for filtering time series with labels matching (or not matching) the given regexps.`sort_by_label(q, label)`

and`sort_by_label_desc(q, label)`

for sorting time series by the given`label`

.`step()`

function for returning the step in seconds used in the query.`start()`

and`end()`

functions for returning the start and end timestamps of the`[start ... end]`

range used in the query.`integrate(m[d])`

for returning integral over the given duration`d`

for the given metric`m`

.`ideriv(m)`

- for calculating`instant`

derivative for`m`

.`deriv_fast(m[d])`

- for calculating`fast`

derivative for`m`

based on the first and the last points from duration`d`

.`running_`

functions -`running_sum`

,`running_min`

,`running_max`

,`running_avg`

- for calculating running values on the selected time range.`range_`

functions -`range_sum`

,`range_min`

,`range_max`

,`range_avg`

,`range_first`

,`range_last`

,`range_median`

,`range_quantile`

- for calculating global value over the selected time range.`smooth_exponential(q, sf)`

- smooths`q`

using exponential moving average with the given smooth factor`sf`

.`remove_resets(q)`

- removes counter resets from`q`

.`lag(q[d])`

- returns lag between the current timestamp and the timestamp from the previous data point in`q`

over`d`

.`lifetime(q[d])`

- returns lifetime of`q`

over`d`

in seconds. It is expected that`d`

exceeds the lifetime of`q`

.`scrape_interval(q[d])`

- returns the average interval in seconds between data points of`q`

over`d`

aka`scrape interval`

.- Trigonometric functions -
`sin(q)`

,`cos(q)`

,`asin(q)`

,`acos(q)`

and`pi()`

. `range_over_time(m[d])`

- returns value range for`m`

over`d`

time window, i.e.`max_over_time(m[d])-min_over_time(m[d])`

.`median_over_time(m[d])`

- calculates median values for`m`

over`d`

time window. Shorthand to`quantile_over_time(0.5, m[d])`

.`median(q)`

- median aggregate. Shorthand to`quantile(0.5, q)`

.`limitk(k, q)`

- limits the number of time series returned from`q`

to`k`

.`keep_last_value(q)`

- fills missing data (gaps) in`q`

with the previous non-empty value.`keep_next_value(q)`

- fills missing data (gaps) in`q`

with the next non-empty value.`distinct_over_time(m[d])`

- returns distinct number of values for`m`

data points over`d`

duration.`distinct(q)`

- returns a time series with the number of unique values for each timestamp in`q`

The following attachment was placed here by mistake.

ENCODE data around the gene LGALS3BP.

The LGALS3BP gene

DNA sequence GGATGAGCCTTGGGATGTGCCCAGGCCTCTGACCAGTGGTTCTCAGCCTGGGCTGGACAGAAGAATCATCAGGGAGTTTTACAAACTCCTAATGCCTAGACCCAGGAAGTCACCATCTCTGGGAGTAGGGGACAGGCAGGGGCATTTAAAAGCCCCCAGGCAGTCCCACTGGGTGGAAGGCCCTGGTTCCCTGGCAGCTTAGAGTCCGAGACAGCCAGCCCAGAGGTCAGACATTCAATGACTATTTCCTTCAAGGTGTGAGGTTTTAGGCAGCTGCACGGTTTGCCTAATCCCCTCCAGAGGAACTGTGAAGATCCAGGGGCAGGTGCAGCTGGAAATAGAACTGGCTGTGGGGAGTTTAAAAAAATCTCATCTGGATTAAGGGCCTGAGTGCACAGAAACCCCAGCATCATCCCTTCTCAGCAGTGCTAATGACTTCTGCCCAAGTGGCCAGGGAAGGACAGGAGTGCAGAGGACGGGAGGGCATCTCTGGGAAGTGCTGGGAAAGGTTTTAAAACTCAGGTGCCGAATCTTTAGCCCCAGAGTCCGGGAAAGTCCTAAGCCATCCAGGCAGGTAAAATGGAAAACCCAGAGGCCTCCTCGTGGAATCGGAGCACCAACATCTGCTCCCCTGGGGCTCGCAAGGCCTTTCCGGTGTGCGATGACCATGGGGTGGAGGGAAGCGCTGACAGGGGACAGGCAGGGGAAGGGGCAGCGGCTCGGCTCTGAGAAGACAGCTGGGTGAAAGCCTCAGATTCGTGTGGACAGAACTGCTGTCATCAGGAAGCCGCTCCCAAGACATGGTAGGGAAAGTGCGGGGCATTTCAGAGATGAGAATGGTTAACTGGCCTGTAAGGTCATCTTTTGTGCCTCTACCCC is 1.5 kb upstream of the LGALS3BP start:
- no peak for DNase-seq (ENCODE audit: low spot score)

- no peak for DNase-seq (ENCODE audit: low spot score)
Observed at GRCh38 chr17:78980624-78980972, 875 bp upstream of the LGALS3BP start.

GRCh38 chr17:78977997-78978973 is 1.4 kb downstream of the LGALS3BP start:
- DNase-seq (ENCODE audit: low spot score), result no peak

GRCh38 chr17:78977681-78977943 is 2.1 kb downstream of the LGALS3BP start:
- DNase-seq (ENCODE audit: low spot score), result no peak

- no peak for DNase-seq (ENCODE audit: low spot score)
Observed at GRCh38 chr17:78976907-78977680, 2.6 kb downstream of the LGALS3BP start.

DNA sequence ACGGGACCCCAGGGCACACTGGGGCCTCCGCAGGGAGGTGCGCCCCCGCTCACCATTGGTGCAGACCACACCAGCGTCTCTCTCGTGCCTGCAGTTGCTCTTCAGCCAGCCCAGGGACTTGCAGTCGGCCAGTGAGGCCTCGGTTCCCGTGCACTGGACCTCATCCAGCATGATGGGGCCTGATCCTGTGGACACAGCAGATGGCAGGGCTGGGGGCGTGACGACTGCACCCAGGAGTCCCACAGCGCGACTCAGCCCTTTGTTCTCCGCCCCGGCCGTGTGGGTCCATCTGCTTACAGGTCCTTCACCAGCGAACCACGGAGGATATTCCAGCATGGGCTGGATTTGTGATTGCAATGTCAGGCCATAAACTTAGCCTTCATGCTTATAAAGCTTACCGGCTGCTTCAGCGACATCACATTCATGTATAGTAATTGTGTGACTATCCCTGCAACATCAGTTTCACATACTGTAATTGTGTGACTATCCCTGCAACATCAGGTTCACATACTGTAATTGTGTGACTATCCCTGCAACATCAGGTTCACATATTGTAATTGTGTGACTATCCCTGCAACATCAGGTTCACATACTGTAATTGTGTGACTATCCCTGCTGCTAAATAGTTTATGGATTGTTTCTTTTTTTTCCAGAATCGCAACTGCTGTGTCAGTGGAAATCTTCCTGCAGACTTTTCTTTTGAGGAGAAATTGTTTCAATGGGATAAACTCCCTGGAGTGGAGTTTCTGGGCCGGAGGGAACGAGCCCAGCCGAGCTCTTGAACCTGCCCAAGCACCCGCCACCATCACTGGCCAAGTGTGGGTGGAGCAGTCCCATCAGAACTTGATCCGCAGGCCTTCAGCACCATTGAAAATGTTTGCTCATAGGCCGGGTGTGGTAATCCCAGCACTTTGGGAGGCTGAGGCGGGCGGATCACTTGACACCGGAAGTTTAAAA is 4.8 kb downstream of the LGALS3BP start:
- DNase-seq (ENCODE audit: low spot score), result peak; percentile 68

.`sum2_over_time(m[d])`

- returns sum of squares for all the`m`

values over`d`

duration.`sum2(q)`

- returns a time series with sum of square values for each timestamp in`q`

.`geomean_over_time(m[d])`

- returns geomean value for all the`m`

value over`d`

duration.`geomean(q)`

- returns a time series with geomean value for each timestamp in`q`

.`rand()`

,`rand_normal()`

and`rand_exponential()`

functions - for generating pseudo-random series with even, normal and exponential distribution.`increases_over_time(m[d])`

and`decreases_over_time(m[d])`

- returns the number of`m`

increases or decreases over the given duration`d`

.`prometheus_buckets(q)`

- converts VictoriaMetrics histogram buckets to Prometheus buckets with`le`

labels.`histogram(q)`

- calculates aggregate histogram over`q`

time series for each point on the graph. See this article for more details.`histogram_over_time(m[d])`

- calculates VictoriaMetrics histogram for`m`

over`d`

. For example, the following query calculates median temperature by country over the last 24 hours:`histogram_quantile(0.5, sum(histogram_over_time(temperature[24h])) by (vmbucket, country))`

.`histogram_share(le, buckets)`

- returns share (in the range 0..1) for`buckets`

. Useful for calculating SLI and SLO. For instance, the following query returns the share of requests which are performed under 1.5 seconds:`histogram_share(1.5, sum(request_duration_seconds_bucket) by (le))`

.`topk_*`

and`bottomk_*`

aggregate functions, which return up to K time series. Note that the standard`topk`

function may return more than K time series - see this article for details.`topk_min(k, q)`

- returns top K time series with the max minimums on the given time range`topk_max(k, q)`

- returns top K time series with the max maximums on the given time range`topk_avg(k, q)`

- returns top K time series with the max averages on the given time range`topk_median(k, q)`

- returns top K time series with the max medians on the given time range`bottomk_min(k, q)`

- returns bottom K time series with the min minimums on the given time range`bottomk_max(k, q)`

- returns bottom K time series with the min maximums on the given time range`bottomk_avg(k, q)`

- returns bottom K time series with the min averages on the given time range`bottomk_median(k, q)`

- returns bottom K time series with the min medians on the given time range

`share_le_over_time(m[d], le)`

- returns share (in the range 0..1) of values in`m`

over`d`

, which are smaller or equal to`le`

. Useful for calculating SLI and SLO. Example:`share_le_over_time(memory_usage_bytes[24h], 100*1024*1024)`

returns the share of time series values for the last 24 hours when memory usage was below or equal to 100MB.`share_gt_over_time(m[d], gt)`

- returns share (in the range 0..1) of values in`m`

over`d`

, which are bigger than`gt`

. Useful for calculating SLI and SLO. Example:`share_gt_over_time(up[24h], 0)`

- returns service availability for the last 24 hours.`tmin_over_time(m[d])`

- returns timestamp for the minimum value for`m`

over`d`

time range.`tmax_over_time(m[d])`

- returns timestamp for the maximum value for`m`

over`d`

time range.`aggr_over_time(("aggr_func1", "aggr_func2", ...), m[d])`

- simultaneously calculates all the listed`aggr_func*`

for`m`

over`d`

time range.`aggr_func*`

can contain any functions that accept range vector. For instance,`aggr_over_time(("min_over_time", "max_over_time", "rate"), m[d])`

would calculate`min_over_time`

,`max_over_time`

and`rate`

for`m[d]`

.`hoeffding_bound_upper(phi, m[d])`

and`hoeffding_bound_lower(phi, m[d])`

- return upper and lower Hoeffding bounds for the given`phi`

in the range`[0..1]`

.